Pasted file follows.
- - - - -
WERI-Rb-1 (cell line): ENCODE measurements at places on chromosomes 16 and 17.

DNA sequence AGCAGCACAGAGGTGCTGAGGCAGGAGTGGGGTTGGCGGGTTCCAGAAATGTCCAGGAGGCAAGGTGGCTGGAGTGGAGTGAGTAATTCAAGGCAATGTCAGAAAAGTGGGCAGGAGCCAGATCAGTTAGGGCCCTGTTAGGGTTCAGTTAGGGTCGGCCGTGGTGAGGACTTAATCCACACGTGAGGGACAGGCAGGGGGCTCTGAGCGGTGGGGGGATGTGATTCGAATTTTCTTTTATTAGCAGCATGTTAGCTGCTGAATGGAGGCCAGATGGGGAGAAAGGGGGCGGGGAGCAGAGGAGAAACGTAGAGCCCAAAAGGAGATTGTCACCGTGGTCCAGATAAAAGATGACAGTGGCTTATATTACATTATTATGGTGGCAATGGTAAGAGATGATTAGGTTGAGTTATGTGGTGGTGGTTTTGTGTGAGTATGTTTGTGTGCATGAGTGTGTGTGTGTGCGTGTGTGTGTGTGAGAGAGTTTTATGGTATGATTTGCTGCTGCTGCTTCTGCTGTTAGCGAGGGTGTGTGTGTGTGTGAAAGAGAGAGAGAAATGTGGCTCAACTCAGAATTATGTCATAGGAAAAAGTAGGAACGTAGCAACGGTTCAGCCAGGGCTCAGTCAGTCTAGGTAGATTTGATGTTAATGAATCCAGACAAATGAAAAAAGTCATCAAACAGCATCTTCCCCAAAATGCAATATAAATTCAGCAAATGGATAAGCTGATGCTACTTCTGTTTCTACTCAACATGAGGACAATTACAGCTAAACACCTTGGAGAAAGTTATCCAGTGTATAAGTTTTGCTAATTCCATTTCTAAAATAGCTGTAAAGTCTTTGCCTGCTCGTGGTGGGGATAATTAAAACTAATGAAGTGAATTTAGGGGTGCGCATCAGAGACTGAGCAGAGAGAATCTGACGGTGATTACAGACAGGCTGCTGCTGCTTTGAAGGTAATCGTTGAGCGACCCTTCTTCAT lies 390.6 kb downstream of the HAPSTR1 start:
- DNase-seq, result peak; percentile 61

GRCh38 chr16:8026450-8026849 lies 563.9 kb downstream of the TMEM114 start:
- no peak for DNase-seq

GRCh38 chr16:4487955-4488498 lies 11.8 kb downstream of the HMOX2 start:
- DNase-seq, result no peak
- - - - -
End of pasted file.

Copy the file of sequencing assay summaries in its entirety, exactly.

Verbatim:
WERI-Rb-1 (cell line): ENCODE measurements at places on chromosomes 16 and 17.

DNA sequence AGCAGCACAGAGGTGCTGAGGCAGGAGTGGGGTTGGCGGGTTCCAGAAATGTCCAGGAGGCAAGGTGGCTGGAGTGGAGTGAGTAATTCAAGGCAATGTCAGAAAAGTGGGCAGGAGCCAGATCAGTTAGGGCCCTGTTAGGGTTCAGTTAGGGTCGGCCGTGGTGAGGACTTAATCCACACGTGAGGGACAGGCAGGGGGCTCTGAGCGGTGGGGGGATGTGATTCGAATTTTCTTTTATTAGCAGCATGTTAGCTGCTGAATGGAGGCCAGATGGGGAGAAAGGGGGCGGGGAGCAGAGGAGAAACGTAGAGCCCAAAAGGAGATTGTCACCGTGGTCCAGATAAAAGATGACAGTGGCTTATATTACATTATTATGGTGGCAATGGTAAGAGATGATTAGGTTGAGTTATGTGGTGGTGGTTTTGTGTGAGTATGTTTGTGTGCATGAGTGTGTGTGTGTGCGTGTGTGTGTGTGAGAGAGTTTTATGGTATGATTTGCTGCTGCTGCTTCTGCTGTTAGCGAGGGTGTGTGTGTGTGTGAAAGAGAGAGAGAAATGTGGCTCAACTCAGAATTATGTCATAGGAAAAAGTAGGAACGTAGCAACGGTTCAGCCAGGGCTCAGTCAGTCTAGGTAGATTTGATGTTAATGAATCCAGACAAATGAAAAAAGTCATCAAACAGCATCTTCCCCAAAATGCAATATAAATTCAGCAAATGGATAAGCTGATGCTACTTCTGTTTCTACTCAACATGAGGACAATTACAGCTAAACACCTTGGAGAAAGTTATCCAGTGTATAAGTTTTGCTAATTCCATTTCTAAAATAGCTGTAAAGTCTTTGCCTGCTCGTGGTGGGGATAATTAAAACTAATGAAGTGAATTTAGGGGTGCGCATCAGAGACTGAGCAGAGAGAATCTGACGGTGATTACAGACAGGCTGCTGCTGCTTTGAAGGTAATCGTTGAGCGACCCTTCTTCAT lies 390.6 kb downstream of the HAPSTR1 start:
- DNase-seq, result peak; percentile 61

GRCh38 chr16:8026450-8026849 lies 563.9 kb downstream of the TMEM114 start:
- no peak for DNase-seq

GRCh38 chr16:4487955-4488498 lies 11.8 kb downstream of the HMOX2 start:
- DNase-seq, result no peak